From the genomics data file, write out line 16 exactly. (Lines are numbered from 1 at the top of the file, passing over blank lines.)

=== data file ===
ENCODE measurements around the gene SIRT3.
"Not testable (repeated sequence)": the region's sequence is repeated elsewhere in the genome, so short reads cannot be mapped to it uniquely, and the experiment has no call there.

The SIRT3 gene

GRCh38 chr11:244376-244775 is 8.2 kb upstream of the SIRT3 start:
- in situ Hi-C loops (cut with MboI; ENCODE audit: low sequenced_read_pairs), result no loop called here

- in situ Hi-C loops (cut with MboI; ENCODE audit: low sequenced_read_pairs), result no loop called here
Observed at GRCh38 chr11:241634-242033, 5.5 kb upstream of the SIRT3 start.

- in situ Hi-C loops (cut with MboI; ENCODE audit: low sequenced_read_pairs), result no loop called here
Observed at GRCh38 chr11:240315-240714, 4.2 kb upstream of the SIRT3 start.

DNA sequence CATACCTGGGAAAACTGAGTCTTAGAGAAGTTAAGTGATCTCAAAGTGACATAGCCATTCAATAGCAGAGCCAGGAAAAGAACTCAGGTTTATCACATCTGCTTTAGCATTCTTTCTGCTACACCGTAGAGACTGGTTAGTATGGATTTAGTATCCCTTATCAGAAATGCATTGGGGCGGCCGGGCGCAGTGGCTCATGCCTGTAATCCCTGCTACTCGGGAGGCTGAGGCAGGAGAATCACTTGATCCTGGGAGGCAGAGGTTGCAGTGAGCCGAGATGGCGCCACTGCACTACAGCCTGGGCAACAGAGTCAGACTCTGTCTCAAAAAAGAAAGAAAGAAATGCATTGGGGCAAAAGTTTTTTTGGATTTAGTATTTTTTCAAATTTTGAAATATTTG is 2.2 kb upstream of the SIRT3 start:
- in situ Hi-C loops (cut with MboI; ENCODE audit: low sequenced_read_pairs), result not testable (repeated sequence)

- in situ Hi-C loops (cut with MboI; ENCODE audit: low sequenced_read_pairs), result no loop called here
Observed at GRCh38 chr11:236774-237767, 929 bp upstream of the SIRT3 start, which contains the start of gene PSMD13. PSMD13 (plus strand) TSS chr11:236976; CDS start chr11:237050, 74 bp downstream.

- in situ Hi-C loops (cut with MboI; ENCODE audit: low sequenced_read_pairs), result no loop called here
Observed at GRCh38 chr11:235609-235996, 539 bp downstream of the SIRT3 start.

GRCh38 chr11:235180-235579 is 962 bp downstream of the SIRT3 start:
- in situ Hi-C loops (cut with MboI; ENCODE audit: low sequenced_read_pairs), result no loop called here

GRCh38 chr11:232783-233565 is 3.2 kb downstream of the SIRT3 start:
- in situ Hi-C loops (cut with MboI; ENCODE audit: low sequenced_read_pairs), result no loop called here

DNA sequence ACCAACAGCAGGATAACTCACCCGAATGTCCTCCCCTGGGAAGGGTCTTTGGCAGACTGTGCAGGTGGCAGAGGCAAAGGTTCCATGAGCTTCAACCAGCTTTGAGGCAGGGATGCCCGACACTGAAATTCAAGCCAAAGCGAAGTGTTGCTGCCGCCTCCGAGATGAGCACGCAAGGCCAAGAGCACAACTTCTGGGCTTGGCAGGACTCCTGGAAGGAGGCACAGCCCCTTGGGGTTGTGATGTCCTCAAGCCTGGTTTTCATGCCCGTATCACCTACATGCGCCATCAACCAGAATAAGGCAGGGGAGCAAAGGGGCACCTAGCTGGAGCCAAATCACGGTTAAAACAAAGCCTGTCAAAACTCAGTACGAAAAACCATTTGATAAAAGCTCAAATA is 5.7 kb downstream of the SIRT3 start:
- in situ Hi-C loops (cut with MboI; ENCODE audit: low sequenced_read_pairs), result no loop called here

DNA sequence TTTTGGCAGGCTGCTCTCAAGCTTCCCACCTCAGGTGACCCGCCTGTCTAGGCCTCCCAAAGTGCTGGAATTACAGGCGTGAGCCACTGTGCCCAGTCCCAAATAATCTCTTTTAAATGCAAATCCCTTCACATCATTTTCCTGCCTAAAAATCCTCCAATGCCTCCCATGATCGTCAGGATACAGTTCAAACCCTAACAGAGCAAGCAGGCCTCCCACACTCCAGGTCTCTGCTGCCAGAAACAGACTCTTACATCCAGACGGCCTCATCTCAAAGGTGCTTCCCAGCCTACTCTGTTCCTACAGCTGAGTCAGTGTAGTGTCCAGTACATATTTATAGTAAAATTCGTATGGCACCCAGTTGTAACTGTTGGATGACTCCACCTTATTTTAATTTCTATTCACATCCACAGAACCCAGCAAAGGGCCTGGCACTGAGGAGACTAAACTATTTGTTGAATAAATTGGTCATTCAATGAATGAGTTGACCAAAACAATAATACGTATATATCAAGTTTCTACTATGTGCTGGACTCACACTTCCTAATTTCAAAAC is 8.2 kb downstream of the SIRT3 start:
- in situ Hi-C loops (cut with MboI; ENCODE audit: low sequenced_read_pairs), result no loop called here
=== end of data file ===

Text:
GRCh38 chr11:235180-235579 is 962 bp downstream of the SIRT3 start: